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Holden backs down on wage cuts and redundancies

Holden workers at the Holden plant in Elizabeth, South Australia.

Holden factory workers have had a win in the closing days of negotiations over wages and conditions that will help decide the manufacturing future of the company by the end of next week.

As of late last night Holden and the unions representing the 1700 workers at Elizabeth were close to securing the planned $15 million in annual savings on the production line. Both sides, however, have given ground.

Australian Manufacturing Workers Union SA secretary John Camillio says Holden has “backed down” on capping any future redundancy payouts to 12 years of service. The average length of service of the Holden workforce after last week’s 400 redundancies is 16.3 years.

Holden workers are believed to have avoided pay cuts -- but they will miss out on a planned 3 per cent pay rise in November and any subsequent pay rises over the next three years.

The details of the new deal are yet to be finalised before the proposal is formally put to workers this Friday ahead of a vote seven days later. The outcome of the vote on August 9 will determine the manufacturing future of Holden and the jobs of 1700 workers and those of Holden’s parts suppliers beyond 2016.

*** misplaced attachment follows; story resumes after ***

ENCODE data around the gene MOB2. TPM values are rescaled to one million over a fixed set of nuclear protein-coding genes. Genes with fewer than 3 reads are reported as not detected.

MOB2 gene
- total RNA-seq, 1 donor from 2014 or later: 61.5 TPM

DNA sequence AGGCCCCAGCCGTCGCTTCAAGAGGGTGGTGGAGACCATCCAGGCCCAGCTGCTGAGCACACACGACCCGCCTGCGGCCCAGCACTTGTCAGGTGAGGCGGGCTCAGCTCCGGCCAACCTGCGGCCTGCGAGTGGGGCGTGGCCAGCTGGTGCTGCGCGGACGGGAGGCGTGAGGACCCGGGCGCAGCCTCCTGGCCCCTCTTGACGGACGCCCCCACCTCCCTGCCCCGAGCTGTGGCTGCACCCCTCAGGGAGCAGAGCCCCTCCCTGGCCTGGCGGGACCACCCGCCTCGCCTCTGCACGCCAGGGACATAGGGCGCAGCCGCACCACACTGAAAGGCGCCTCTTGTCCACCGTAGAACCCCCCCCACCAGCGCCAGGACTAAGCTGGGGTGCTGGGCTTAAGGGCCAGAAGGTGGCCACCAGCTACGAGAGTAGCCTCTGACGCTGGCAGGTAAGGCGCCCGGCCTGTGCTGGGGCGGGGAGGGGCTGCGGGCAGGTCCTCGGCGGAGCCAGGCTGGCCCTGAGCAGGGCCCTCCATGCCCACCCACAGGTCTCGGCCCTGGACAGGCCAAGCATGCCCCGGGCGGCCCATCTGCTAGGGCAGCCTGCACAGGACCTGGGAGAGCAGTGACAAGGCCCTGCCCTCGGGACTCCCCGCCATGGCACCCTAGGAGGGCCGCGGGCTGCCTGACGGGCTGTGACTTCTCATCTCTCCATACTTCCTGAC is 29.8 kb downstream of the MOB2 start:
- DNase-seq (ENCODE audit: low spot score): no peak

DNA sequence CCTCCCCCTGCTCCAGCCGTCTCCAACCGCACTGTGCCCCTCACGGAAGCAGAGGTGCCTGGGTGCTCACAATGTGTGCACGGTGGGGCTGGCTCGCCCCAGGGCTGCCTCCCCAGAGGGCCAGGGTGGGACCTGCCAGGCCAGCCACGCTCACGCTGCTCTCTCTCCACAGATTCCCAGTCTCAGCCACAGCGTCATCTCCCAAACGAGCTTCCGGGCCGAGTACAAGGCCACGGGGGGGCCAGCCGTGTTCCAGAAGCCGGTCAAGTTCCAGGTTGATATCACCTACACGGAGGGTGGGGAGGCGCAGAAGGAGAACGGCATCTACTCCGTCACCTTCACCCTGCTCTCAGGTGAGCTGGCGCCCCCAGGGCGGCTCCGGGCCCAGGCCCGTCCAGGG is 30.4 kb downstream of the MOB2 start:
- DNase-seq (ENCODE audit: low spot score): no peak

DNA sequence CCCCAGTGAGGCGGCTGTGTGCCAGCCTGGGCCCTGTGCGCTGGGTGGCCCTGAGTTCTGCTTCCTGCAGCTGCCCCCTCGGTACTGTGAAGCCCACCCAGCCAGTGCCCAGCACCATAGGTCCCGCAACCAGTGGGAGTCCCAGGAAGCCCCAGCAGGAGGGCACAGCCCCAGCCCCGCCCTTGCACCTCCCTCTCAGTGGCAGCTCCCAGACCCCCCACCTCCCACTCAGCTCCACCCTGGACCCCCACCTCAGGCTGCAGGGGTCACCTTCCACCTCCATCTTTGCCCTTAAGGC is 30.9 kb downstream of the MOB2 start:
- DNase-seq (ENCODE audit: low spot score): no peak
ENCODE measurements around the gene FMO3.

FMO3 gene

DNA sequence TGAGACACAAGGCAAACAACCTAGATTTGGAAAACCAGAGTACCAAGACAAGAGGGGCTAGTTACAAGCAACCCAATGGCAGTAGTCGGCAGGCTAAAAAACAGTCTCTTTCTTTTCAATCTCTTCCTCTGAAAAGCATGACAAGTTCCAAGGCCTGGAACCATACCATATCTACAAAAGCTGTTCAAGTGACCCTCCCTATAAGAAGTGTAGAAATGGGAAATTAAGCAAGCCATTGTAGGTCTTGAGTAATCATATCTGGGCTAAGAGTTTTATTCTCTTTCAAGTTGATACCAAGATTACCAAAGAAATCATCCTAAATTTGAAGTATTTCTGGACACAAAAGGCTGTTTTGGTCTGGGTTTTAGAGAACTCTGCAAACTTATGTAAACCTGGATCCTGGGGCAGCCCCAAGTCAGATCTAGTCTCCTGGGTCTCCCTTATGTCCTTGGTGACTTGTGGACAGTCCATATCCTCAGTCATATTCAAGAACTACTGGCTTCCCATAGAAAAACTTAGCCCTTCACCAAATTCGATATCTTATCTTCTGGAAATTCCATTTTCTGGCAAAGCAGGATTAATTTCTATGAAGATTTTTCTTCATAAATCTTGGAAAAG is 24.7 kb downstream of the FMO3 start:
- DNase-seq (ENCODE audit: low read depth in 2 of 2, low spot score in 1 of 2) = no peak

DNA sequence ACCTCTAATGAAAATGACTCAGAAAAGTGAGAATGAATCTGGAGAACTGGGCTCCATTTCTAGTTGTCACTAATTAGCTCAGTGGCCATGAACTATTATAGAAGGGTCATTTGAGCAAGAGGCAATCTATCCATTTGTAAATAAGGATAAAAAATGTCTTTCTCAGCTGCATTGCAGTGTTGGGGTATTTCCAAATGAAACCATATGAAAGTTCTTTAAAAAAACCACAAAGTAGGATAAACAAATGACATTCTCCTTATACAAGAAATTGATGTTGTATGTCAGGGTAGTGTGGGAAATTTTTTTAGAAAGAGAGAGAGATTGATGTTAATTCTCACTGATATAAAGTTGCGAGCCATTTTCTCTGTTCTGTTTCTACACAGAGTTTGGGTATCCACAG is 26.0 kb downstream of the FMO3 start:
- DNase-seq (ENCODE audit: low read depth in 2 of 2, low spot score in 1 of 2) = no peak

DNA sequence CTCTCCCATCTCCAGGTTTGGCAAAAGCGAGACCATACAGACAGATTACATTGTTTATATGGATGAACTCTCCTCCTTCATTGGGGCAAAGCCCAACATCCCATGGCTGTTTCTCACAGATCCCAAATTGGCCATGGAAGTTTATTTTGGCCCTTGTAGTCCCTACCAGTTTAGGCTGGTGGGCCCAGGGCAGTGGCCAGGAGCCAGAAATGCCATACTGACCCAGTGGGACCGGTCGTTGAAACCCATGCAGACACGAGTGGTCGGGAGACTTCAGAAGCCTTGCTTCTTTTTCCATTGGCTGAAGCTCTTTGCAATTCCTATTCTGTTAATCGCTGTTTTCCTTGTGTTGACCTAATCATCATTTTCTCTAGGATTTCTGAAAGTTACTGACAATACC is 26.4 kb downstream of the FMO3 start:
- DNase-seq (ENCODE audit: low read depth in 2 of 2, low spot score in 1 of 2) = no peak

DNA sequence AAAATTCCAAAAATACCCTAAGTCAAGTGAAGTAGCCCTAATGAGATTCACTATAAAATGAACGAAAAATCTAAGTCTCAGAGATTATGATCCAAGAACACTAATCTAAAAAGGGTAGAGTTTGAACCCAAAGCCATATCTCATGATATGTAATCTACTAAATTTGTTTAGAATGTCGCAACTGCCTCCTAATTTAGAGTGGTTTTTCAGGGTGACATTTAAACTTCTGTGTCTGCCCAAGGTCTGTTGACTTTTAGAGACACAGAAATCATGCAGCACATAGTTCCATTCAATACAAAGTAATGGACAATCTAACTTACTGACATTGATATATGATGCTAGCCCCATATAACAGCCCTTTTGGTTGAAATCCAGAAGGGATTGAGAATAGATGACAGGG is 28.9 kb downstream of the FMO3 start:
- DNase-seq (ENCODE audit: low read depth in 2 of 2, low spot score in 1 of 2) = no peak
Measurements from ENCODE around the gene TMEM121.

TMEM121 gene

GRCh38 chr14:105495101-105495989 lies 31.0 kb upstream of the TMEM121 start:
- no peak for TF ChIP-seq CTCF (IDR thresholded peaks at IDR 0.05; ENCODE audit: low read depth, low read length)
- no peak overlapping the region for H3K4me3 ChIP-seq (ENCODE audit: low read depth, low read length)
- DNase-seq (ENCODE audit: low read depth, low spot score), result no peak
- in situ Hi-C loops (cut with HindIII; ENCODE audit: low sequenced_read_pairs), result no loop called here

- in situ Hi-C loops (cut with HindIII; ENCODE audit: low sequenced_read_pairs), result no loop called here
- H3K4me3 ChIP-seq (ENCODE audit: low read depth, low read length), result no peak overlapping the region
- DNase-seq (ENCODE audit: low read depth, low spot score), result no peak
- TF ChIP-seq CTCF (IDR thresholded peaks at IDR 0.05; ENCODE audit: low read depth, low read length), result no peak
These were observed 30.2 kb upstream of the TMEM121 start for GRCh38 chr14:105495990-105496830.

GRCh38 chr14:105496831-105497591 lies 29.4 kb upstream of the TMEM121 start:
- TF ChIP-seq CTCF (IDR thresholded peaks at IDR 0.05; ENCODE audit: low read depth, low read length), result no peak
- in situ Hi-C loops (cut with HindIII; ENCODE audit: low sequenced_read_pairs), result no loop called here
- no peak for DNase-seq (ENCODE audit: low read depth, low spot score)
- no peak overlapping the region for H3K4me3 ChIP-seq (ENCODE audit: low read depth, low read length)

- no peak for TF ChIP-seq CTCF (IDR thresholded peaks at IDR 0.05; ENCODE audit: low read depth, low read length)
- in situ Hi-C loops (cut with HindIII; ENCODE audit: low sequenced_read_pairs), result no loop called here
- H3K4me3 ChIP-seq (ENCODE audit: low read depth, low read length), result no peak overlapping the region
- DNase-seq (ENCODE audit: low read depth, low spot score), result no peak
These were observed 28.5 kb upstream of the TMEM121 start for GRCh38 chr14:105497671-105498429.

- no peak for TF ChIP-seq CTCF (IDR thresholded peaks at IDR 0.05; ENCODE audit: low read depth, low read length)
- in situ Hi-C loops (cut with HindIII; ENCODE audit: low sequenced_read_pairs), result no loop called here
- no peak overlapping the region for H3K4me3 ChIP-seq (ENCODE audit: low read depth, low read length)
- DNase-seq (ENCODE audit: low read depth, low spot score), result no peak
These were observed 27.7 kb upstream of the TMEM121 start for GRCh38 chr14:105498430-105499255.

Holden is understood to have capped future voluntary redundancy payouts to 90 weeks instead of the proposed 52 weeks that was among 41 options put to workers during the intense negotiations over the past six weeks.

“Holden has said from the start that we need to vary the agreement with the Elizabeth workforce to achieve significant labour-related cost savings and productivity improvements,” said Holden spokesman Sean Poppitt.

“From an extensive list of potential measures, Holden and the unions have worked together to find a combination that achieves the company's cost-saving goals. Holden's aim has been to minimise or remove potential wage cuts from the outset of these discussions.”

Holden says the cost savings will be achieved through “a combination of labour-related savings, productivity and flexibility measures”.

This reporter is on Twitter: @JoshuaDowling